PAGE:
It’s a phenomenon that is relatively new to Virginia. Craft beers are quickly shooting to the top of beer consumption charts, according to an article published by online business publication Quartz last week.
The Brewers Association classifies a craft brewer as one that is “small, independent and traditional.” Nationwide the number of craft breweries has shot from one in 1976 to almost 2,000, according to the same Quartz article.
But Virginia wasn’t as quick to catch on to the trend.
“Virginia wasn’t really a craft brew state until two or three years ago,” Devils Backbone owner Steve Crandall said. “It’s a wave that started on the west coast.”
So what changed?
Crandall thinks it was the passage of Senate Bill 604, signed into law last May by Governor McDonnell.
In a nutshell the law allows for the sale of beer owned by a particular brewery for retail purposes. This means that breweries can exclusively provide beer without having to sell food. It also lets these same breweries offer samples to customers, as long as they’re 21.
For Devils Backbone, this meant more revenue, and it’s an increase Crandall has seen every year since the brewery opened its outpost in Lexington three years ago.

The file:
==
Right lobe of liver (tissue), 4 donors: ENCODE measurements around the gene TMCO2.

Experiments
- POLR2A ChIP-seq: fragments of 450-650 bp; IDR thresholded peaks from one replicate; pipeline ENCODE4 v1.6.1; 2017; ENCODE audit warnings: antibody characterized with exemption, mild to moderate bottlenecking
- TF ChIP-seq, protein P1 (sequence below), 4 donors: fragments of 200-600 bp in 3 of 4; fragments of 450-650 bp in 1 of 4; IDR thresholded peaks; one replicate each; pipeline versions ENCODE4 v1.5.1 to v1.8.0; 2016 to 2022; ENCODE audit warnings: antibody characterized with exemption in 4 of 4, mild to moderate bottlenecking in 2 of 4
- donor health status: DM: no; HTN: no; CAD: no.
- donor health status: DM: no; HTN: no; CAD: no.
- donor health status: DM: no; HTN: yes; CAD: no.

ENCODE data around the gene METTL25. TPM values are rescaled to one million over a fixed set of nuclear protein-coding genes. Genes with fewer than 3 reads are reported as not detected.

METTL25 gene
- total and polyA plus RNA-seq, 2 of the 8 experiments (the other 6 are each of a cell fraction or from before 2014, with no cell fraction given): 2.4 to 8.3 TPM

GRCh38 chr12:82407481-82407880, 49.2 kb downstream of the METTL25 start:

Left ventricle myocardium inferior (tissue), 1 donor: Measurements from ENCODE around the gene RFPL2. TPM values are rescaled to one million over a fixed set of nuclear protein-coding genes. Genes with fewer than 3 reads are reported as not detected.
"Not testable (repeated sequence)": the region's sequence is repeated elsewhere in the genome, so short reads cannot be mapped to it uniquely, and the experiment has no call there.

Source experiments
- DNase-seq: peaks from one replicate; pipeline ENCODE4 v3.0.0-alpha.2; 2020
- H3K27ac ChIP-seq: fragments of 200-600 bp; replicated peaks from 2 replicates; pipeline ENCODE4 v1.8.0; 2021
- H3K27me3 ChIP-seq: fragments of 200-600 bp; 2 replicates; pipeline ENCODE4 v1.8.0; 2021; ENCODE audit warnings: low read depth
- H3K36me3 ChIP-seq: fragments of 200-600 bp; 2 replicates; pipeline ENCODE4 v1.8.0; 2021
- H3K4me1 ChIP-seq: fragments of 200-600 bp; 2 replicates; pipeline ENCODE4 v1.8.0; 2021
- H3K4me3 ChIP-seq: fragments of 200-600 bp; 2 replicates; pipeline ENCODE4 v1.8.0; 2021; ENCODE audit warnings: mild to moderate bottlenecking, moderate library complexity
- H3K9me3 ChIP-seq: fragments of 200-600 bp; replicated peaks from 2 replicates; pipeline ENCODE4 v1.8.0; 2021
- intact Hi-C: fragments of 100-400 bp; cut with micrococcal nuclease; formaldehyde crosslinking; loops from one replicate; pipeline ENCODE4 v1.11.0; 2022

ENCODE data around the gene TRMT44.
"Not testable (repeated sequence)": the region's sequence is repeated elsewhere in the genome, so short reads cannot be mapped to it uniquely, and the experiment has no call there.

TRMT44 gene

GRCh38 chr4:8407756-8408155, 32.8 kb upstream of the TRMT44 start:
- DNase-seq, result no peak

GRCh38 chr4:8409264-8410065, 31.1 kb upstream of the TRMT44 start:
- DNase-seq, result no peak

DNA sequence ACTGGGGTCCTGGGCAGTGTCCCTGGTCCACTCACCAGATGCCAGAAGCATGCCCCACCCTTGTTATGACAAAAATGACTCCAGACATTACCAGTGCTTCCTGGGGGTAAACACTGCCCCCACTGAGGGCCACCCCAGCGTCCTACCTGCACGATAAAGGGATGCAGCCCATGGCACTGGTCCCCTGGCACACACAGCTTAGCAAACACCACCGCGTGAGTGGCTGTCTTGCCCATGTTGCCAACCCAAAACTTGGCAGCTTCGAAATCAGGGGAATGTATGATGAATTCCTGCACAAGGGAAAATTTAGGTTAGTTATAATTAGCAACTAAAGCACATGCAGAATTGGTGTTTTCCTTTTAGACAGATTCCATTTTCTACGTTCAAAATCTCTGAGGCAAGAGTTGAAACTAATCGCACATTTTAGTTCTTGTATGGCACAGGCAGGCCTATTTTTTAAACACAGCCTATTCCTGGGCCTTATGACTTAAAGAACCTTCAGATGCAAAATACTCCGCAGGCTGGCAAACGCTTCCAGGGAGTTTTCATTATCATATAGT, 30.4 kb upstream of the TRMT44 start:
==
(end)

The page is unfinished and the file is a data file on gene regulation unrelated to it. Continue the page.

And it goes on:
“We’re seeing huge, phenomenal growth year to year.”
As shown in the graphic below, Devils Backbone sold 10,000 barrels of beer in its first year at its Lexington outpost. That’s over 3.3 million bottles. In its second year that number more than doubled, and Crandall thinks that by the end of this year the brewery will have sold 50,000 barrels.
Washington and Lee Student Emily Scott says she likes Devils Backbone for more than just the taste.
“I mean it tastes a little bit better than regular beer, but I guess it’s just the idea that it’s supporting a local [business].”
Scott attributes the brewery’s success in Lexington to the events it holds, drawing in people who otherwise might not pick out the craft beer off supermarket shelves. She says that students use the Lexington outpost as a place to celebrate birthdays, where friends can honor the turning of age with a growler filled with their favorite Devils Backbone beer.
Scott admits that at parties she doesn’t pay much attention to the beer in kegs. Typically, these giant aluminum containers hold about three and a half cases of beer. For college students who are tight on cash, splurging on kegs of craft beer may not make the most economical sense.
But when enjoying a brew or two on a more casual basis, Scott says it’s worth the extra few bucks.
“I get Devils Backbone. I get the Vienna Lager.”
Listen to the whole interview with Emily Scott here: Emily Scott Interview – Craft Beer